Because removing a defendant’s habitual offender enhancement altered the sentence the parties had bargained for, the Indiana Court of Appeals ordered the trial court to vacate the entire plea agreement.
The state appealed the Floyd Circuit Court’s decision to grant John J. Arnold’s request to vacate his habitual offender enhancement after he entered into a plea agreement to three counts of Class C felony criminal recklessness as well as the habitual offender enhancement. He agreed to concurrent sentences of eight years on the felony counts and a sentence enhancement of 12 years for being a habitual offender. The enhancement was attached to all three convictions.
Arnold was charged with Class A felony and other counts related to an incident in 2012 in which he drove his truck and hit or ran over three people and then fled the scene.
Shortly after he was sentenced, one of the felonies that served as a basis to enhance his sentence was vacated. Arnold then filed to set aside the habitual offender enhancement. Without this previous conviction, there was not enough to support the habitual offender enhancement. The trial court granted his request, but the state argued on appeal that the entire plea agreement needed to be set aside.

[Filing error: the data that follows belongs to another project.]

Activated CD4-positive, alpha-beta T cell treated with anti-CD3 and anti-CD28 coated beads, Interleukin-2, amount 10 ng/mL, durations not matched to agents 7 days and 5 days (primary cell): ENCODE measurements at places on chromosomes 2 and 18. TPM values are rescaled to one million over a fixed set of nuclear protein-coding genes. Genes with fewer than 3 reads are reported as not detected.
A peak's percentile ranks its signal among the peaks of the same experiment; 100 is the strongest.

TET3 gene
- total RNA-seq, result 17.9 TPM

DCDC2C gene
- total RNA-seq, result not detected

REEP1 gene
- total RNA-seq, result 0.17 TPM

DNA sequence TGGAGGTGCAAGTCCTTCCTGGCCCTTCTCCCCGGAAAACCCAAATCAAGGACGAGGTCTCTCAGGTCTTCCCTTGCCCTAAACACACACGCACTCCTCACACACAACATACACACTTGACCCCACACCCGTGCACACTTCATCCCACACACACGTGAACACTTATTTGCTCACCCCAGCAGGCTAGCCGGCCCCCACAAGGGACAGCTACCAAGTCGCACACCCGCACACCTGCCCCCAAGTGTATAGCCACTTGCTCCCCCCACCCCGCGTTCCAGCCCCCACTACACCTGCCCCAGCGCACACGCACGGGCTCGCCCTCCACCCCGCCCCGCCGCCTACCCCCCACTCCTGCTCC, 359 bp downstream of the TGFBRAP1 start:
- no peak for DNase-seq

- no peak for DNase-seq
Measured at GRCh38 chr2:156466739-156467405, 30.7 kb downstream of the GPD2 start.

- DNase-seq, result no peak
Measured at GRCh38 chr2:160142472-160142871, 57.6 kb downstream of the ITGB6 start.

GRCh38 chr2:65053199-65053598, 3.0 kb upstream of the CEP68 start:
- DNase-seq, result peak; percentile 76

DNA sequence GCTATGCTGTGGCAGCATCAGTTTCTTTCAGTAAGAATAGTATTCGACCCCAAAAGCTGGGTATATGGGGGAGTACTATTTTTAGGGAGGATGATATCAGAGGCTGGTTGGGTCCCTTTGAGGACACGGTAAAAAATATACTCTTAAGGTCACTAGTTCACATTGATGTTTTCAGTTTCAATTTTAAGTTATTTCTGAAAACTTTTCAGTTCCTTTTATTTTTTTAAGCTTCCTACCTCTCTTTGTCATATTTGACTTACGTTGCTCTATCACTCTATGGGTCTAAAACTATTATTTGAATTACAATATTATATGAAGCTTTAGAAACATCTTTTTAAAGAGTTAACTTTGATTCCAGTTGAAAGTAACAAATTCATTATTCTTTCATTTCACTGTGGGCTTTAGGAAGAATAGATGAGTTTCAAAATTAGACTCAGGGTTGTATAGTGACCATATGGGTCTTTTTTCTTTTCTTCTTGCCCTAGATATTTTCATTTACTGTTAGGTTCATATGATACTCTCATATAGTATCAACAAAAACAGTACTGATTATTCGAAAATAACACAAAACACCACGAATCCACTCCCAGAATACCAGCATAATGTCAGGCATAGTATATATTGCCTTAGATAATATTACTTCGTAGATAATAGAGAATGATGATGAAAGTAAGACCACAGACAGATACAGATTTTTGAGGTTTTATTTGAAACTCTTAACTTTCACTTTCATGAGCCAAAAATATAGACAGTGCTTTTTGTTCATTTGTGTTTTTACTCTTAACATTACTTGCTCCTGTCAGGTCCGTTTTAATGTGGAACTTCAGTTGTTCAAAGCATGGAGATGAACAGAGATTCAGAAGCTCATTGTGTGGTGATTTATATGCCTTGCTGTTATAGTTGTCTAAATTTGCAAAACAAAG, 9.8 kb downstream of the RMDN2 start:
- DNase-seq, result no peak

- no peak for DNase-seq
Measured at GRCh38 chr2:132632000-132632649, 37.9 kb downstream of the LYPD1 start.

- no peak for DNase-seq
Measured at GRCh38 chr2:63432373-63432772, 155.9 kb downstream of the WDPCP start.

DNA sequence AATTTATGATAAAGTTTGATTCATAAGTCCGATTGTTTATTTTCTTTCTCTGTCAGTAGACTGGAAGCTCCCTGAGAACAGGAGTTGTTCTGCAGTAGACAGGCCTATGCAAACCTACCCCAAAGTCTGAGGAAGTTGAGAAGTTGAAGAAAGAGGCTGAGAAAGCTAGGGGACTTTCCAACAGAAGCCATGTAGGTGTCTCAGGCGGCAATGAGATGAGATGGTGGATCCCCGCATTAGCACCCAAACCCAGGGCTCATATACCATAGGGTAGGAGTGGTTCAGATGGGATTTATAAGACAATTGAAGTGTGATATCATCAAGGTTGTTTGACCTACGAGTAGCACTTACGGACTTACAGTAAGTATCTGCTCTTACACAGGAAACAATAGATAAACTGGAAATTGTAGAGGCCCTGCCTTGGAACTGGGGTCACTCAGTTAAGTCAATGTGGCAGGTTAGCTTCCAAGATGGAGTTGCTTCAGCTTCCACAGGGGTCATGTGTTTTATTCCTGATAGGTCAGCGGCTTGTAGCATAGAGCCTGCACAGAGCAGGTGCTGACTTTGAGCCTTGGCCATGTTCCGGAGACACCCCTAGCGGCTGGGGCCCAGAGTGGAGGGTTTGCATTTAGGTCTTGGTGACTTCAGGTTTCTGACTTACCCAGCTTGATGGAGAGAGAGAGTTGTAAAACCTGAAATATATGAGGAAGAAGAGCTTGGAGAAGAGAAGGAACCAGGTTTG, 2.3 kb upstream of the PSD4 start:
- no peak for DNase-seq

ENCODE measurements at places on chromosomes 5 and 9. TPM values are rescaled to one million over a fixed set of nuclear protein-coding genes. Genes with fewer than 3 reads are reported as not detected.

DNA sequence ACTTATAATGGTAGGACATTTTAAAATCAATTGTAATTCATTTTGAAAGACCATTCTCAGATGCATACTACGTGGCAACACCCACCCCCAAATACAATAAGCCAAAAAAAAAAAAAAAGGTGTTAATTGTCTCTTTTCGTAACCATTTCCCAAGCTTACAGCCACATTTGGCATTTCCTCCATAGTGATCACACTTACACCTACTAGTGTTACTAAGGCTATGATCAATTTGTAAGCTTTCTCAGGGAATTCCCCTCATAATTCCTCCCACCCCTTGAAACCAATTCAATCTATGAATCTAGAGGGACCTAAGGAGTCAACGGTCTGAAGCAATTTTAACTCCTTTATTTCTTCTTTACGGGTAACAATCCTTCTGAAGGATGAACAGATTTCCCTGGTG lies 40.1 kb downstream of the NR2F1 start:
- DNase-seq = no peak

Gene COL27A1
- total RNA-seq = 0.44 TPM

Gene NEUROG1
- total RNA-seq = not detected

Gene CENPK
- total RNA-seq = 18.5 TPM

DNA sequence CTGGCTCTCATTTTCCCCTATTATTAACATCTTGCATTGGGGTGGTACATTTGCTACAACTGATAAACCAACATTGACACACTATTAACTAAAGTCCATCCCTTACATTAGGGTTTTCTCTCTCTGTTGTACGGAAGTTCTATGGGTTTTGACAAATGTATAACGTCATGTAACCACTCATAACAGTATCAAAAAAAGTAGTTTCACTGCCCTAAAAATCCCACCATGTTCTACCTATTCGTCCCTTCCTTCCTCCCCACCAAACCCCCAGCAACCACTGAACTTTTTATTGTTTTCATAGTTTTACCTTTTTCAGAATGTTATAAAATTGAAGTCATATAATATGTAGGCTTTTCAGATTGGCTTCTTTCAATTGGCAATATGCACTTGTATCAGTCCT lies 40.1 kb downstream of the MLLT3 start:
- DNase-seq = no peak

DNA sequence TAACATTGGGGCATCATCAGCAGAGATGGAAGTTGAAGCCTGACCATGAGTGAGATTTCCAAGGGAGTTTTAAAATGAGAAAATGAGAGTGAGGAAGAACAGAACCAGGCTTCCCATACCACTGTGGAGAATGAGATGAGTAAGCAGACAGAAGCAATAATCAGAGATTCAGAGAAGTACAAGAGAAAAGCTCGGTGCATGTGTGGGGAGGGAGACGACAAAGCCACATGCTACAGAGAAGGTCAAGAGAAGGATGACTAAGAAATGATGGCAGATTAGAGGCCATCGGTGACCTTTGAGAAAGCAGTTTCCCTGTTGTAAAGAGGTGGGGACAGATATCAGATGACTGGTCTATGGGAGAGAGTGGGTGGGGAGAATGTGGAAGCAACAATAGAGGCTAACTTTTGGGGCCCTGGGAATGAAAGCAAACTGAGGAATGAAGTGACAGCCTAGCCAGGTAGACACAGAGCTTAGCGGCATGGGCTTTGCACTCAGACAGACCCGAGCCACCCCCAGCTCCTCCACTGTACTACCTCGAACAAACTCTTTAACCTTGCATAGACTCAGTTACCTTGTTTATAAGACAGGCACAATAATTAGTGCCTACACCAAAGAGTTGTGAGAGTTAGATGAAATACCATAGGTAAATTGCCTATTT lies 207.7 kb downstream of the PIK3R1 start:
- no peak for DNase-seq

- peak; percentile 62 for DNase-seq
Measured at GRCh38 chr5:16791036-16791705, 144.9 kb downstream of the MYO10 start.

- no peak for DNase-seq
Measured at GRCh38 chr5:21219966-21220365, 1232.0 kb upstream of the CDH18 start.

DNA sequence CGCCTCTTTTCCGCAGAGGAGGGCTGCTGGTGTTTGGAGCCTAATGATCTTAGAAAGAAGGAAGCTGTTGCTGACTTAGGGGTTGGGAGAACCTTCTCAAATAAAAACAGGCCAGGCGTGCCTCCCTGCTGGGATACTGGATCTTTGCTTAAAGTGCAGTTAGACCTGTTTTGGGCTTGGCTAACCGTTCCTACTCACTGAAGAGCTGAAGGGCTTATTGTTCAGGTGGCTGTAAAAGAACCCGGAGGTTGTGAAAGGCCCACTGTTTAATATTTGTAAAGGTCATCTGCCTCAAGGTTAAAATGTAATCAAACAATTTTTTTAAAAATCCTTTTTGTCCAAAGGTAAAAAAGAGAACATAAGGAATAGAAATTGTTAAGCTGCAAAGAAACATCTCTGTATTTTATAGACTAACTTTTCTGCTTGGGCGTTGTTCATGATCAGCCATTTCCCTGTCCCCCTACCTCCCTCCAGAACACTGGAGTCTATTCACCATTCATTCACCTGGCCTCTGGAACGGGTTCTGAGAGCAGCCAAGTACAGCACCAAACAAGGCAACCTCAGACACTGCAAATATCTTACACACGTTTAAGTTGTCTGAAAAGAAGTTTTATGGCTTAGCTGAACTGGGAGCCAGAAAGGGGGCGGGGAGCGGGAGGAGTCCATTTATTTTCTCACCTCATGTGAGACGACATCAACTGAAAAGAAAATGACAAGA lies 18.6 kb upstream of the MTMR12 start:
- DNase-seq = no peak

Arnold’s motion to set aside the habitual offender enhancement, while not filed through post-conviction channels, will be treated as a request for post-conviction relief, the COA decided in State of Indiana v. John J. Arnold, 22A05-1408-CR-387.
The vacatur of Arnold’s habitual offender enhancement impermissibly alters the sentence for the conviction to which the enhancement was attached and therefore that conviction must also be vacated, pursuant to Boykin v. State, 702 N.E.2d 1105 (Ind. Ct. App. 1998), Judge Terry Crone wrote. But the plea agreement erroneously attached the enhancement to all three convictions, instead of just one.
Crone pointed out also that the state only agreed to the plea deal once Arnold agreed to accept the sentence enhancement of 12 years. The state said it would not have entered the deal if Arnold would only receive 8 years total for the convictions.
“We cannot say that the State would have entered the agreement without the habitual offender enhancement. We conclude that the habitual offender enhancement cannot be eliminated without frustrating the basic purpose of the contract,” Crone wrote.
The COA affirmed the decision to vacate Arnold’s habitual offender enhancement, reversed its decision to keep the remainder of the plea agreement intact and remanded with instructions to vacate the agreement and its resulting convictions and for further proceedings.